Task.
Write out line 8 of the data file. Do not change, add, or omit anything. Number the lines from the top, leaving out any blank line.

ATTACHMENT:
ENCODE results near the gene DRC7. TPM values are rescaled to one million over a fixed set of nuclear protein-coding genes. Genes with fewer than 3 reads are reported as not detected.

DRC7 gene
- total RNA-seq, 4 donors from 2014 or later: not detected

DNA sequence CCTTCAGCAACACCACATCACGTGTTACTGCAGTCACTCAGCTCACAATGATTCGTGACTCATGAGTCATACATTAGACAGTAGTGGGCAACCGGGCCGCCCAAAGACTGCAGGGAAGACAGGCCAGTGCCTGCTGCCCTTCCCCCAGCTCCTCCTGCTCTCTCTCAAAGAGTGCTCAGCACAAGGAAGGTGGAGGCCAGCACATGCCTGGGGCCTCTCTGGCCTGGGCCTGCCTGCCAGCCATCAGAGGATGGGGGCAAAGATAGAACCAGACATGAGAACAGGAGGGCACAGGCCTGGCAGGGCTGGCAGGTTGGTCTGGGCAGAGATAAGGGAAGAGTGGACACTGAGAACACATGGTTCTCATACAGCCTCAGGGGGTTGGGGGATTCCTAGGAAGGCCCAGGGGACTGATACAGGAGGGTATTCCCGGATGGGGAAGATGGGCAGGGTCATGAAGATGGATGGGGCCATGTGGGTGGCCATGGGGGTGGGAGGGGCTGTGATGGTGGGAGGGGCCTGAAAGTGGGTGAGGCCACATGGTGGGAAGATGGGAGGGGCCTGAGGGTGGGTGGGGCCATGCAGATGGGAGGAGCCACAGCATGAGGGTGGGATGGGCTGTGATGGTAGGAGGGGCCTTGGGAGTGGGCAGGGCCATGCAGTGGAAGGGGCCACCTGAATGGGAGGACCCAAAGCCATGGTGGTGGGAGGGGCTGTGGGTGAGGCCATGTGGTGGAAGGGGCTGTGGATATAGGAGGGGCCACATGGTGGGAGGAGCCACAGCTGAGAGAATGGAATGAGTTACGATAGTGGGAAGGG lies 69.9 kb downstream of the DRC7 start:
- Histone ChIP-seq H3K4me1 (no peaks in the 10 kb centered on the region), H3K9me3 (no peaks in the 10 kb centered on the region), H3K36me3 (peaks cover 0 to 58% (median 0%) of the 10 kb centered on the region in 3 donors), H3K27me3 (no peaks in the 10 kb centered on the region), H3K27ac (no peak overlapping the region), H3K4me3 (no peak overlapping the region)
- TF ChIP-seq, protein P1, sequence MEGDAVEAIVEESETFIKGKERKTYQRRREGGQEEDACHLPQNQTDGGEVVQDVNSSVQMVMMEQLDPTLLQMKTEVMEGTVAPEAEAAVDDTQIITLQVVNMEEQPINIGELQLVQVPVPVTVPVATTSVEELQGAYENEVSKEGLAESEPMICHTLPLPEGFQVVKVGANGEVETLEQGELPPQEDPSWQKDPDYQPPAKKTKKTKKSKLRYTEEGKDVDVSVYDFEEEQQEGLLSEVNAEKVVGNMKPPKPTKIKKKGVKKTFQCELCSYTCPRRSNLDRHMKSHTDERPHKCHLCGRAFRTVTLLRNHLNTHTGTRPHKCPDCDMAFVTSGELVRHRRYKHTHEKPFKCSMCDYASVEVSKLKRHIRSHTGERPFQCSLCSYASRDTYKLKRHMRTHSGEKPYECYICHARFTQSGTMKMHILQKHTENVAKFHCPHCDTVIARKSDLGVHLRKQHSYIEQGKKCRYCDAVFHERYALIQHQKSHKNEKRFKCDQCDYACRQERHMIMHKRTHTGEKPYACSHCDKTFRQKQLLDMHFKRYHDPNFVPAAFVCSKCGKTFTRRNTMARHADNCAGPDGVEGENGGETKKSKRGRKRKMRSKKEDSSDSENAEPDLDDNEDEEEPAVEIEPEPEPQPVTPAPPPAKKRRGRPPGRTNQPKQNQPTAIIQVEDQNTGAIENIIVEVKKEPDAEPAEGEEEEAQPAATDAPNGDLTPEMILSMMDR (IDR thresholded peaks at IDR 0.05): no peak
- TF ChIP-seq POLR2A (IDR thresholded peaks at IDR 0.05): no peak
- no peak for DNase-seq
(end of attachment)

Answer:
- no peak for DNase-seq